This turn saw the crew of all the Tigers free their tanks and get on with clearing the village. The Germans were now firmly in possession of three objectives that the Red Army could not threaten. At the same time they wiped out the reminder of the Udarny and SU-76 assault guns in the village, and the Panzer IVs started pounding the guns of the God of War battery. At the same time some damage was inflicted on the T-34s by the two Tigers on the other flank, and the two Hornisses finally got into a position to attack the IS-2s, immedietely brewing one up from extreme range.

Below: The Soviet infantry lose control of the village.
Turn Five: German
Soviets: 12 points (+2).
The Soviets managed to clear up the Grenadiers in the forest and bag another Hummel as well as a Panzer IV. The ongoing duel between the 76mm guns of the God of War Battery that was greatly diminished and had now for three turns through a combination of bad hits and good German armour saves failed to destroy more than two Panzer IVs. The Razvediki sped on in their Scout cars and with satisfaction the Soviets unleashed the Katys' devastating bombardment but after saves and firepower tests against dug-in troops had little effect. Technically the Red Army was now in possession of the contested objective but the Germans would be able to contest it again before their turn was over.

Situational Map After Turn Five
Situational Map After Turn Five
Turn Six
Germans: 17 points (+3).
The Germans continued to clear their right flank and were now in secure possession of the village, leaving AA half-tracks to hold the objectives as the Tigers rumbled on towards the artillery. The Tigers and Hummels on the other flank now met the advancing T-34s head on and managed to destroy enough to force a motivation test which the Fearless troops promptly failed. Artillery took out a IS-2 and even the Luftwaffe made a surprise appearance in the form of a pair of Henschel Hs 129s that strafed the Razvediki destroying one transport and bailing others.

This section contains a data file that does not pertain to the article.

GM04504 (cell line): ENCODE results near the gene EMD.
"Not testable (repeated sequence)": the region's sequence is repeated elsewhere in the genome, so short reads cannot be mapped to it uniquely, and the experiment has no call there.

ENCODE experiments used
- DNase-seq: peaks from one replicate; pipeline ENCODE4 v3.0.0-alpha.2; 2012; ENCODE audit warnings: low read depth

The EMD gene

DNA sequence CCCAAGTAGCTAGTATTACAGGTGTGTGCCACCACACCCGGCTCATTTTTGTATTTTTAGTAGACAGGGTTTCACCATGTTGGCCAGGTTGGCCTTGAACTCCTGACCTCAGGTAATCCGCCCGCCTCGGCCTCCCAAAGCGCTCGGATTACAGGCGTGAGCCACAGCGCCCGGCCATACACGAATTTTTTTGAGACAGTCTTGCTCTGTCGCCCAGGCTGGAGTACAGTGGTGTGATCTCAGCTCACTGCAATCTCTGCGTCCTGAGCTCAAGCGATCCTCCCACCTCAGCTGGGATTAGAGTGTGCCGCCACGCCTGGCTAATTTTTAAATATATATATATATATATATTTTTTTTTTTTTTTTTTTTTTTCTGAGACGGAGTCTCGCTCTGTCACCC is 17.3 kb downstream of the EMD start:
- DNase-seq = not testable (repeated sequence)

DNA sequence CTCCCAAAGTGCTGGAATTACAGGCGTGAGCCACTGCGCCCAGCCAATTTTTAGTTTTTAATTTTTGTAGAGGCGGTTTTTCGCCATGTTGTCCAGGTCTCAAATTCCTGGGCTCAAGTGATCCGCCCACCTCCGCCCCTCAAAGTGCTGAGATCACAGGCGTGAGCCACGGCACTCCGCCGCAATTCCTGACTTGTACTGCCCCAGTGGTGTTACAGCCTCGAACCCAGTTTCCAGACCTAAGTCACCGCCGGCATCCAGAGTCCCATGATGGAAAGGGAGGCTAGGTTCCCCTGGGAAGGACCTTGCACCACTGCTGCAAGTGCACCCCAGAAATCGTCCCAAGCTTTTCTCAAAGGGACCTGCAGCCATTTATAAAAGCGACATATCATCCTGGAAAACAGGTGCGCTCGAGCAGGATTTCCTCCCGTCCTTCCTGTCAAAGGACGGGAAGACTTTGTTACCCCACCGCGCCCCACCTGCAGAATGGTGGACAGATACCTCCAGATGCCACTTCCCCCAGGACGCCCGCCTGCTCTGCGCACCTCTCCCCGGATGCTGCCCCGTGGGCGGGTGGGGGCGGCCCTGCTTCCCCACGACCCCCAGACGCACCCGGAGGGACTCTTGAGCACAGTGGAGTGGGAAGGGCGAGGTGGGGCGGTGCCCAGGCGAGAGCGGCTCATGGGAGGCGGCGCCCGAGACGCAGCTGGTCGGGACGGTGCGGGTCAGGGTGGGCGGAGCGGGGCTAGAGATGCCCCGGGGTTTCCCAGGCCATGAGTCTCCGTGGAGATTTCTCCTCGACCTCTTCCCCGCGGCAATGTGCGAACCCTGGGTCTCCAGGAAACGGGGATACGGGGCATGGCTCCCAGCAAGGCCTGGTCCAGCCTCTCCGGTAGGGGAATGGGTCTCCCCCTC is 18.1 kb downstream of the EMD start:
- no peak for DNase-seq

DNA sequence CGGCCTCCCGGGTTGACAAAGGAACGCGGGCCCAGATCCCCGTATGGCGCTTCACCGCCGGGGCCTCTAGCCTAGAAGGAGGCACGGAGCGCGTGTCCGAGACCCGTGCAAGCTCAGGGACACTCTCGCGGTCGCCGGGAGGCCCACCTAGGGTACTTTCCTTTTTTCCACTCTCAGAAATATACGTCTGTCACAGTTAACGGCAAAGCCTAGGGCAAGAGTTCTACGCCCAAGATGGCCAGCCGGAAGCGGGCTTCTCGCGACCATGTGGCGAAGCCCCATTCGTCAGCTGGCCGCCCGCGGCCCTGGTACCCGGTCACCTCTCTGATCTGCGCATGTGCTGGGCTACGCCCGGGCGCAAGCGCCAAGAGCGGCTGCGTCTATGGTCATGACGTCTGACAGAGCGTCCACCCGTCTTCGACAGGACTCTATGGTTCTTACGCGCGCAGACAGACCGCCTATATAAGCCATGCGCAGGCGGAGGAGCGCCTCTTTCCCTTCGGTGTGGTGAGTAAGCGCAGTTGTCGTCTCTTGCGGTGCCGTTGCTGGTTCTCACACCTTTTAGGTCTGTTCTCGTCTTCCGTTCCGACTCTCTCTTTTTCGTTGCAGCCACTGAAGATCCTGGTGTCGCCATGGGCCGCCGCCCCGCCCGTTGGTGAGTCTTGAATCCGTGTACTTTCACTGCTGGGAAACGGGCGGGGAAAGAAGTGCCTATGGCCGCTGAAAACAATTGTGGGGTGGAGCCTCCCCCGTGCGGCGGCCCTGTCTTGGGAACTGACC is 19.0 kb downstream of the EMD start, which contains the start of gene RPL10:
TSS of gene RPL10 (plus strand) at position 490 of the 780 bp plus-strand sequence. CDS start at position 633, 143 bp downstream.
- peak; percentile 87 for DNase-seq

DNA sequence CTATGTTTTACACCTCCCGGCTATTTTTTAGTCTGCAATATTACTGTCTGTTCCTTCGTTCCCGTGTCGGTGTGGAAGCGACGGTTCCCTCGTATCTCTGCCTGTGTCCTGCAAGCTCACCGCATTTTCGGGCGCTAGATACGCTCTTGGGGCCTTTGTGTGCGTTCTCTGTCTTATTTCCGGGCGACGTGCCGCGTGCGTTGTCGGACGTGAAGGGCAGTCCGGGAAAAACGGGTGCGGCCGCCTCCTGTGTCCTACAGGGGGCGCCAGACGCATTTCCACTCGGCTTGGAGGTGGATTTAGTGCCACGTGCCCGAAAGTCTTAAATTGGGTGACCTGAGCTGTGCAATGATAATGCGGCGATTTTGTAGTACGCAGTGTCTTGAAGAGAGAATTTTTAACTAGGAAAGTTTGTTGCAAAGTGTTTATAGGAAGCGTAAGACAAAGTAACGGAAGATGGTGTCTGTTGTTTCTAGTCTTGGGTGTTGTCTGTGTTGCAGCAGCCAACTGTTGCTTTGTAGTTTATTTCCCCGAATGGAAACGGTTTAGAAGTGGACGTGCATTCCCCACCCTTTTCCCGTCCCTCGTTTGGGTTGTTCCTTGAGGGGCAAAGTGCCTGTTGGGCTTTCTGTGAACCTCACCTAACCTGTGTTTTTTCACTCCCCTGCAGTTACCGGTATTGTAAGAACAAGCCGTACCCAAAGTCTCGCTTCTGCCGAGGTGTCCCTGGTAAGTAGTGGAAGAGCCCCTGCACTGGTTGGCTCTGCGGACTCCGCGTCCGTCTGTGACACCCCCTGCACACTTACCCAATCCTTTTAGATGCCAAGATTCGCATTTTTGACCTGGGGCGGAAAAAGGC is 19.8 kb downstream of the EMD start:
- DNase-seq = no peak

Soviets: 14 points (+2).
The Soviets had by now lost over half their Tank strength, and the remaining Udarny had been badly mauled and was under half strength. Without the Soviet attack ever gaining momentum it was clear the Red Army could not sustain the attack, and the Soviet side conceded defeat.

The final tally.
Situational Map After Turn Five
German Command Notes
Well, as it turned out we were wrong about the main Soviet attack. The sneaky Russians removed one objective next to the village and set up to defend that part of the table, with the main attack facing our grenadiers. We decided to try to hold off the attack as long as possible with the resources available and push the other side with the first reinforcements of five Tigers and the Panzer IVs, as without tanks there was very little that could threaten so many Tigers on that side of the table.

Thanks to horrible luck on the Soviet side the plan worked out. As there were more objectives on the flank with the Red Army attack we had to hold for as long as possible, and push in the village as fast as possible. We double-timed the five Tigers to get there faster, using the special rule of Generalfeldmarschall Walter Model to triple-time to allow the slow tanks to cover ground fast when they arrived from reserve. The Tigers went to town (literally!), and the Russians had nothing to stop them on that side, as they were either unwilling to commit a company of T-34s to slow down the Tigers, or were determined to use all their armour on the attack.  The battle was very close though, and had the Russians broken through our lines they would have won the day, as they had another special rule giving them double points for objectives in our deployment zone. In the end our flank held and the Tigers could not be stopped, and the Germans won the day. Not because we had the better plan for the battle, but because we had Lady Luck on our side, and had enough flexibility to respond to the mass of Soviet armor on the other side.